Graptoblasts and Paleoecology of the Crustoidea,
primitive sessile graptolites
by Piotr Mierzejewski
As is well known, there is a very extensive literature on the paleoecology of the Graptolithoidea. However,
paleoecologic knowledge of crustoid graptolites is still insufficient. The main reason for this situation is that they are
extremely rare fossils and their known record is often limited to tiny fragments of isolated autothecae (Kozłowski,
1962; Mierzejewski
1977, 1984, 1985, 1988). Only in exceptional cases, one can find small fragments of colonies
consisiting of uniserial or biserial chains of autothecae. The nature of the fossil record is easily explained, because
most fossils were obtained  by chemical methods. The morphology of crustoid autothecae suggests that they were
attached to the substrate by their lower, structureless surfaces and formed incrusting colonies, resembling those of
Rhabdopleura (Kozłowski 1962, 1966). Combining ecological information about mode of life and occurence
of living rhabdopleurids with the striking similarity in morphology between the
Crustoidea and the Rhabdopleurida,
one may suppose that crustoid graptolites built colonies encrusting a firm substrate at moderate depth in relatively
cold water. It is remarkable that chemically isolated crustoids were usually derived from marly limestones yielding
tabulates, bryozoans, brachiopods, annelids, molluscs, pterobranchs and various benthic graptolites.
 Unexpectedly, graptoblasts, in spite of their rarity, have
begun to play an important role in discussions on
paleoecology of the
Crustoidea. First, Urbanek (1983)
assumed that the presence of graptoblasts in crustoids
was an adaptation allowing the species to survive
adverse conditions when the rest of colony
desintegrated. This point of view was fully supported by
the important observations of Mitchell
et al. (1993) on in
colonies of Bulmanicrusta? sp. encrusting the
surface of a hardground from the Upper Ordovician of
Ohio, U.S.A.
 These authors were of the opinion that crustoids routinely produced graptoblasts, which presumably should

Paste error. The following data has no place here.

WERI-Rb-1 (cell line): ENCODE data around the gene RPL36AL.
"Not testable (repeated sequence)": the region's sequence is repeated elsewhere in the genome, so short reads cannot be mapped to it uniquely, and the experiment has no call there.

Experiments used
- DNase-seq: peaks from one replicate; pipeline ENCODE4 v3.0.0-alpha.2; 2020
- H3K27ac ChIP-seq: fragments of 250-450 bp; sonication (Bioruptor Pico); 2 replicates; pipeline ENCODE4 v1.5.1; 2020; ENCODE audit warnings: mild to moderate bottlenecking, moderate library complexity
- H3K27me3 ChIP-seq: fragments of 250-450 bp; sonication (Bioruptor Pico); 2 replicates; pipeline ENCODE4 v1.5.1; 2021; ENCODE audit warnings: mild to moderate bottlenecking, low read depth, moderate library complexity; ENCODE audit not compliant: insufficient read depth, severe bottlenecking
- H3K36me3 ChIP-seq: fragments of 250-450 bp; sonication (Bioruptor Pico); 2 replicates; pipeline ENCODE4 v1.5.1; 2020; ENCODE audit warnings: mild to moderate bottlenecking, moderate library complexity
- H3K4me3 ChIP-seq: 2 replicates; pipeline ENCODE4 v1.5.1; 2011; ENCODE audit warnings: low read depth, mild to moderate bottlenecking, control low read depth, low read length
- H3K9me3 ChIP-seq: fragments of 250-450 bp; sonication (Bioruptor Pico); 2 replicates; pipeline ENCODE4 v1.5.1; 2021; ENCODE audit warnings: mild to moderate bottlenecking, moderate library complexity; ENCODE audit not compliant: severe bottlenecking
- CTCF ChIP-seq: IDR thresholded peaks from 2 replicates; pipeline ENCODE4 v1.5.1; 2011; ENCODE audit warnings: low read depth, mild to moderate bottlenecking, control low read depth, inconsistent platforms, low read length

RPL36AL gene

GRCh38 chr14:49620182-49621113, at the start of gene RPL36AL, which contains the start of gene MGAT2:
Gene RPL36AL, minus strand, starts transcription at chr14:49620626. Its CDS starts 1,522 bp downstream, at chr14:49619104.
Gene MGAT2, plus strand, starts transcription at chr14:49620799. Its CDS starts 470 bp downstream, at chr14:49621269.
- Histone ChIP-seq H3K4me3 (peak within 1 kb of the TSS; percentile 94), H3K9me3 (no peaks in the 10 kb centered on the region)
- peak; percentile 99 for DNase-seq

treated as a normal part of crustoid ecology. According to them, the
Crustoidea 'were probably ecological
opportunists of very low to low spatial persistence, and were adapted to inhabiting ephemeral or disturbing prone
habitats in a shallow-water, low-latitude environment'    (Mitchell
et al. 1993: pp. 1014-1015). It is worth mentioning
that Professor C.E. Mitchell in his review of this paper wrote as follows:
'The reproductive role of graptoblasts (...) seems
to me entirely consistent with our view of these organisms as pioneering encrusters. The ability to produce mobile asexual larvae
quickly following the return of favourable conditions would be of clear benefit to an opportunist colonizer of hard substrates.'
Silurian  graptoblast (graptoblastoides stage) from  
Anticosti Island
(Beescie Formation, locality A-5C).
 It is interesting to note here some entirely different observations made by myself (Mierzejewski, unpublished). In
1985, I had the opportunity to study several
in situ graptolite colonies encrusting surfaces of different calcareous
fossils, namely nautiloids and echinoderms, originating from Ordovician deposits of Estonia. These forms, now
housed at the Institute of Geology, Technical University of Tallinn (Estonia), were previously described Ă–pik (1928,
1930) and Obut (1960, 1964) as dendroids and
dithecoids. Kozłowski (1962 and personal communication 1975)
regarded them as members of the Crustoidea; Bulman (1970) allocated them in the crustoid family Hormograptidae.
When studying these graptolites, I found that the majority of colonies were provided with distinct terminal stolothecae,
but there were no traces of graptoblasts. These colonies were very similar in shape to that of Mitchell
et al. (1993).
Therefore, one may suppose that graptoblasts may be not constant constituents of crustoid colonies, at least in the
Hormograptidae. Moreover, the fact that two colonies of graptolites under discussion, assigned to
(Ă–pik 1928), were found on the inner surface of a nautiloid shell shed new light on the crustoid mode of life.
Thus, it is now clear that not all members of the
Crustoidea were inhabitants of disturbance-prone envoronments, as
it was suggested by Mitchell et al. (1993), because some of them inhabited cryptic environments, such as concave
molluscs shells (as do Recent forms of
Rhabdopleura, see Stebbing 1970). Presumably, there were any number of
other suitable host shells for crustoids, e.g., empty skeletons of echinoderms, moults of arthropods, shells of
brachiopods, and holes in rocks made by various borers. Such habitat was very favorable for colony survival and
avoiding adverse conditions. It seems possible that crustoids inhabiting cryptic environments did not produce
graptoblasts at all.

Based on:

Mierzejewski, P. 2000.
On the nature and development of graptoblasts. - Acta Palaeontologica Polonica 45, 3, 227-
Portal of graptolites and pterobranchs sponsored by M.M. plus M. Sztandary - Flags Fahnen